It was the most heartbreaking thing I could imagine: an entire mysterious lifetime being abandoned and then forgotten. I considered my purchase of the ancient suitcase stuffed with faded photographs to be something of a rescue mission. I wouldn’t know the names and stories behind the grave, staring faces, but I would be letting them live on somehow anyway. I hoped someone would be so kind to me. Flipping through the stacks there in the musty antique store, I found myself already inventing entire histories for these strangers who had slipped, lost and lonely, through the cracked boardwalk of time.
I looked through the glass at her. I did not know if the place that was now a sign store had actually been a movie theatre, but it had been made up to look like one at any rate, and the “ticket booth” was manned by a mannequin wearing a stained green blouse, cat’s-eye glasses, and a nametag that proclaimed “LAVERNE.” She held a strip of tickets in her plastic hand and stared vacantly at the passing cars. There was something that seemed terribly lonely about her, as if she remembered being real and was now trapped inside this shell.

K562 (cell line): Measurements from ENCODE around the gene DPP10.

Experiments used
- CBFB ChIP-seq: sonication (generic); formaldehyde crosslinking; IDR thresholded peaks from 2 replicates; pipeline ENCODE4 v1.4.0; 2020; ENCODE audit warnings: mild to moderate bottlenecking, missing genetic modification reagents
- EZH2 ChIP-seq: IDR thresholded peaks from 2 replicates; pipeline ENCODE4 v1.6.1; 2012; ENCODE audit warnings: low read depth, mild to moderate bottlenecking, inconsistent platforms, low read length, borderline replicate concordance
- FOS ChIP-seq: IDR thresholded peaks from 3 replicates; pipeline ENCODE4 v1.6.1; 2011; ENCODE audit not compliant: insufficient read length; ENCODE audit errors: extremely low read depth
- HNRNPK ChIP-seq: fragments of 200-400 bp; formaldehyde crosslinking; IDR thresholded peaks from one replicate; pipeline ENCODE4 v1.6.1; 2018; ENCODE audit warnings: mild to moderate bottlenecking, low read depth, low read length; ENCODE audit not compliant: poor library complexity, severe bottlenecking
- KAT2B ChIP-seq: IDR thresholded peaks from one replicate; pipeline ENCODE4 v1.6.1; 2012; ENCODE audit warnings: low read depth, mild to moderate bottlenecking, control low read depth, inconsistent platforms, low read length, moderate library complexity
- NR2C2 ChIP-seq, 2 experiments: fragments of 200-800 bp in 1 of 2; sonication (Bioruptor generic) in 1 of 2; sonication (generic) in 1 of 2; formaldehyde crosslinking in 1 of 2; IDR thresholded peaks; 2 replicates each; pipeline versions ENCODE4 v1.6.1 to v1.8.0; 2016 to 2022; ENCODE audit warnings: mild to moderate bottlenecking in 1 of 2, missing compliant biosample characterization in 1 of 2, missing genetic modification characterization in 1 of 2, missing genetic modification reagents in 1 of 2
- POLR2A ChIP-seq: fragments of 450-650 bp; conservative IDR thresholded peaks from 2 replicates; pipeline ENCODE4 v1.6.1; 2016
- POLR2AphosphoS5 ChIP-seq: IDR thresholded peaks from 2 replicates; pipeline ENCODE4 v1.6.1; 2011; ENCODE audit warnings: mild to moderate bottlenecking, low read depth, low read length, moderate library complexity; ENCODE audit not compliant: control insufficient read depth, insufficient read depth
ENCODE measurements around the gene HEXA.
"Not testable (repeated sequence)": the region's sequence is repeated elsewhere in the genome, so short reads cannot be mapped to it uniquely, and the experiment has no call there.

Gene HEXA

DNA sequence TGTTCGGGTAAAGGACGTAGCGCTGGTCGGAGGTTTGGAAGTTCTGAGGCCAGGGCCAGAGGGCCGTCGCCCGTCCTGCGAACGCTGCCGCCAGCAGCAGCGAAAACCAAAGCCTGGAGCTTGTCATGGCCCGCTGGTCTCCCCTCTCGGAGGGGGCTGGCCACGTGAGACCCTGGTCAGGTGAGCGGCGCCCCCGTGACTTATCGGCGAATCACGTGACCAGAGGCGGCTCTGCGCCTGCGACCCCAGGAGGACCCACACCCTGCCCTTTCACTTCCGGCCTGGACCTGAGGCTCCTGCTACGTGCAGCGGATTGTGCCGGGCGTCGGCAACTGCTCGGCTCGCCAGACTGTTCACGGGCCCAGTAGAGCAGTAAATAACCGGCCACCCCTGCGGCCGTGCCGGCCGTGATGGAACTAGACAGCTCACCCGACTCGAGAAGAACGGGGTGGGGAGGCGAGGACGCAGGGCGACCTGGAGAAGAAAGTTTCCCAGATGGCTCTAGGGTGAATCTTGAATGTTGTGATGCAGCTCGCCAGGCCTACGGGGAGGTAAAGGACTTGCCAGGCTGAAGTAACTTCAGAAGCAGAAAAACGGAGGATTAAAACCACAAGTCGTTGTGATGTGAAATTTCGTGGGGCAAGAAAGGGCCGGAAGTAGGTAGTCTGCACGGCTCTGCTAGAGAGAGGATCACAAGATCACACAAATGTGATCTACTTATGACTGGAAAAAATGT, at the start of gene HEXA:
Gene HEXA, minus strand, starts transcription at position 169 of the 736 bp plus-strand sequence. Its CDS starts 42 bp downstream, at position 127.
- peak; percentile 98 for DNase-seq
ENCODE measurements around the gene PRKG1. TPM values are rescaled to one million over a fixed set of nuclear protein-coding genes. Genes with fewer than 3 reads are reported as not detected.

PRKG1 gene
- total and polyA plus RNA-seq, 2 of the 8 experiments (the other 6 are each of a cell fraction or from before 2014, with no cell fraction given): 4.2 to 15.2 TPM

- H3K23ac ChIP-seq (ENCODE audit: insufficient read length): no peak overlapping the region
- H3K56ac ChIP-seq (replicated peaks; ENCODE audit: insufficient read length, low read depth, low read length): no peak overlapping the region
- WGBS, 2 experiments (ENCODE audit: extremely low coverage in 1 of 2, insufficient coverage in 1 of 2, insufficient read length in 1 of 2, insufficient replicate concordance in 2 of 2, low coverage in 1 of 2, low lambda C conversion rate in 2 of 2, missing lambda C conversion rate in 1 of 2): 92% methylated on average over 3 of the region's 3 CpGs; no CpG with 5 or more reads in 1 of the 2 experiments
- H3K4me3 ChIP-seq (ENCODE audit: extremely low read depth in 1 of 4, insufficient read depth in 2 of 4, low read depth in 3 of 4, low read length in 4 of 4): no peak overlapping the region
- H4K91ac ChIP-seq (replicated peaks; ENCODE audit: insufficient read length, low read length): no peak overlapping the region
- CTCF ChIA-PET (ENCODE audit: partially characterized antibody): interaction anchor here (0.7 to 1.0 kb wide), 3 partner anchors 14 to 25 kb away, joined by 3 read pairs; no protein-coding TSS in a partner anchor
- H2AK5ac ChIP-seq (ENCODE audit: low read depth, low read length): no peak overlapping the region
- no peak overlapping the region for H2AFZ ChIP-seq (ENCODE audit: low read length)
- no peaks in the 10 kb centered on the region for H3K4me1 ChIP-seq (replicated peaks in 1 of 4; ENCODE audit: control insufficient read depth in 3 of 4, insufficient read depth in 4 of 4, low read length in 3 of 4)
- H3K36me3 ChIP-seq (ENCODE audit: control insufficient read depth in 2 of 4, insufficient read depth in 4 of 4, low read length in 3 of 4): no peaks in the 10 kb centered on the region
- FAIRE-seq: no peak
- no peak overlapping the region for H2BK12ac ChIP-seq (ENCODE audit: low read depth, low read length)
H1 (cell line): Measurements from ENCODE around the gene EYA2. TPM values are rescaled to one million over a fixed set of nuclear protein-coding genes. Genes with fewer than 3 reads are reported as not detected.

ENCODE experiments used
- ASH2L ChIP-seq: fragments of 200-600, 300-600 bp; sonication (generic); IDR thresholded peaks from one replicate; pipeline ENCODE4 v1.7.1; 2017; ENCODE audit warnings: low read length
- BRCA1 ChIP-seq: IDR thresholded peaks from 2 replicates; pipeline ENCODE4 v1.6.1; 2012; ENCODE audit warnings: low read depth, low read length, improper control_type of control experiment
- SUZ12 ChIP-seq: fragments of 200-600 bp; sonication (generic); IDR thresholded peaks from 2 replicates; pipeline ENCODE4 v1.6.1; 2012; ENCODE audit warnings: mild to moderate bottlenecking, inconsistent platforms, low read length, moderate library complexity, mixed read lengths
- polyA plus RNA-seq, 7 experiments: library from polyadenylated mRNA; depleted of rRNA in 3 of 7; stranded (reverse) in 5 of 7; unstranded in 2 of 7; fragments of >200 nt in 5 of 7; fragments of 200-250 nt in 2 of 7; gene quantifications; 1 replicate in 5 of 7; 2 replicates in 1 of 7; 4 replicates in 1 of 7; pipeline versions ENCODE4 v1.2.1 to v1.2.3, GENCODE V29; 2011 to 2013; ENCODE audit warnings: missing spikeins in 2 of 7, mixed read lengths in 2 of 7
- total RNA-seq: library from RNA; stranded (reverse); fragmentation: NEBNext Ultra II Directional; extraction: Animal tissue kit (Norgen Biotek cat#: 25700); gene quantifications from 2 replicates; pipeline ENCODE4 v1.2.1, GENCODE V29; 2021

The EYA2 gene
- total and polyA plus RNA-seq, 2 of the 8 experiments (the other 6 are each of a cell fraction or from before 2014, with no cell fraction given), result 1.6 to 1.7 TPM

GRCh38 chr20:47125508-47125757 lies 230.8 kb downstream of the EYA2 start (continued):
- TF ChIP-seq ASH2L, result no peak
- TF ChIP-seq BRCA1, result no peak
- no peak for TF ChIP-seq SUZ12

She’d been so fond of this yellow bikini with white polka dots when she’d bought it earlier in the summer, but now she was afraid everyone would think she’d only purchased it because of that song that was suddenly all over the radio. Well, she certainly was not shy like the girl in the song–she was proud of her visible curves as she walked along the beach, collecting seashells, building sandcastles that would soon fall victim to the relentless tide, diving head-first into the crashing waves to emerge with her strawberry blonde hair salty and pressed against her, laughing.
So many times she found herself wandering the city streets, looking for him. She didn’t know where he was and she didn’t know what she would do if she found him but she knew she had to keep looking. Skyscrapers dipped around her, making her claustrophobic, the asphalt tore her bare feet, but still she walked, needing to be on his doorstep. He would know what to do with her, he would make everything exactly how it should be. In the morning, she felt hollow. She went through the day with a cloudy head, not entirely sure it wasn’t real.